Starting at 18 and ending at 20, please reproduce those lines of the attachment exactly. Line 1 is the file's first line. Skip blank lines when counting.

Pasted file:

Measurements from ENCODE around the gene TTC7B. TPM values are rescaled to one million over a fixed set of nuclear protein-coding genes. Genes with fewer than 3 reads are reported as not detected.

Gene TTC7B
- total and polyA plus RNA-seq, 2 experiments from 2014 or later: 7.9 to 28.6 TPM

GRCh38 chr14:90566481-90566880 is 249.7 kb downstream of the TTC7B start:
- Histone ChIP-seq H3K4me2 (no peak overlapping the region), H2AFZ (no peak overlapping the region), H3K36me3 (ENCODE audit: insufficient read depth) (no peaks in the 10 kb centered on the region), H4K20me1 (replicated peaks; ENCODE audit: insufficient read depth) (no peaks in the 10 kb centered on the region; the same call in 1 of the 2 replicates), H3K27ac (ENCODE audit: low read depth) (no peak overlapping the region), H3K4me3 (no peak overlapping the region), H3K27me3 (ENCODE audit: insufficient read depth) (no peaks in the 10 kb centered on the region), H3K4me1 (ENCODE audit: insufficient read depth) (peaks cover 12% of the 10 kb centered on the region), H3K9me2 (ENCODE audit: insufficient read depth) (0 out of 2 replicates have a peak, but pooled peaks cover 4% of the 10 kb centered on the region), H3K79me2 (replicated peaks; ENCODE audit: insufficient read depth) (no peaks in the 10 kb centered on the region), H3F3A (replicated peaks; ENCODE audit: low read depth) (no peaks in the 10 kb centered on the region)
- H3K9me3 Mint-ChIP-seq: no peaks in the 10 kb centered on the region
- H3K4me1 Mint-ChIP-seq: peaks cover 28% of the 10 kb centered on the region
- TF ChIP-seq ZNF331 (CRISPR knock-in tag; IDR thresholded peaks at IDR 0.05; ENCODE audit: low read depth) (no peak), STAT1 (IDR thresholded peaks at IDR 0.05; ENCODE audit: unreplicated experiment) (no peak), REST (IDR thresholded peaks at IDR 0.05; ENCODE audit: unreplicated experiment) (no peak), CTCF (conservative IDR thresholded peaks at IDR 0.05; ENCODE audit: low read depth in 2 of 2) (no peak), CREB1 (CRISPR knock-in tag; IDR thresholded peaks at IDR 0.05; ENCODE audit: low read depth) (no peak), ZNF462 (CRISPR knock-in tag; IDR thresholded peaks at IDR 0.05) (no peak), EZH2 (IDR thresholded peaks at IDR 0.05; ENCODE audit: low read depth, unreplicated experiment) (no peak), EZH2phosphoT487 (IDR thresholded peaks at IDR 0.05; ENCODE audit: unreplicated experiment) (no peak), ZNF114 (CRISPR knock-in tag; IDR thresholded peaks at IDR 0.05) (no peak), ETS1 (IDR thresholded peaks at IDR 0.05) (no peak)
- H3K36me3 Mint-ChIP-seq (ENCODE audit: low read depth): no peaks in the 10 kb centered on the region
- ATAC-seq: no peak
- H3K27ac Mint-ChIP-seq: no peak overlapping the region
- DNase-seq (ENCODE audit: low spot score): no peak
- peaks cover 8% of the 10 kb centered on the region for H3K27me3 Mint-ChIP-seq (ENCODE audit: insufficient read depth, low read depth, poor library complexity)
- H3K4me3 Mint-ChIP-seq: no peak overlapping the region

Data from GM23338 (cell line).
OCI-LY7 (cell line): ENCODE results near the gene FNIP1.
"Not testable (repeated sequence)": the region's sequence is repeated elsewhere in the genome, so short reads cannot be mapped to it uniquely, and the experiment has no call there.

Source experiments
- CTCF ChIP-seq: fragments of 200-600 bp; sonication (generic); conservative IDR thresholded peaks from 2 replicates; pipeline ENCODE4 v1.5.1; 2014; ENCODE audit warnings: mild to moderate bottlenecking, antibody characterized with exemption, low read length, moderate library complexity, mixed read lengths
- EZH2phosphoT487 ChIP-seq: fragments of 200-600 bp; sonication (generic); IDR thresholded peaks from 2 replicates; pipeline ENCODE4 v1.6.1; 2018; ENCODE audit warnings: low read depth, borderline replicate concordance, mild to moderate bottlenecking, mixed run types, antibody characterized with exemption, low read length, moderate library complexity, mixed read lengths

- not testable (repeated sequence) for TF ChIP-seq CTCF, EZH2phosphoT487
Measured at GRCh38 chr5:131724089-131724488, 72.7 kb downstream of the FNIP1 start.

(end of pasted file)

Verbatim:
Source experiments
- CTCF ChIP-seq: fragments of 200-600 bp; sonication (generic); conservative IDR thresholded peaks from 2 replicates; pipeline ENCODE4 v1.5.1; 2014; ENCODE audit warnings: mild to moderate bottlenecking, antibody characterized with exemption, low read length, moderate library complexity, mixed read lengths
- EZH2phosphoT487 ChIP-seq: fragments of 200-600 bp; sonication (generic); IDR thresholded peaks from 2 replicates; pipeline ENCODE4 v1.6.1; 2018; ENCODE audit warnings: low read depth, borderline replicate concordance, mild to moderate bottlenecking, mixed run types, antibody characterized with exemption, low read length, moderate library complexity, mixed read lengths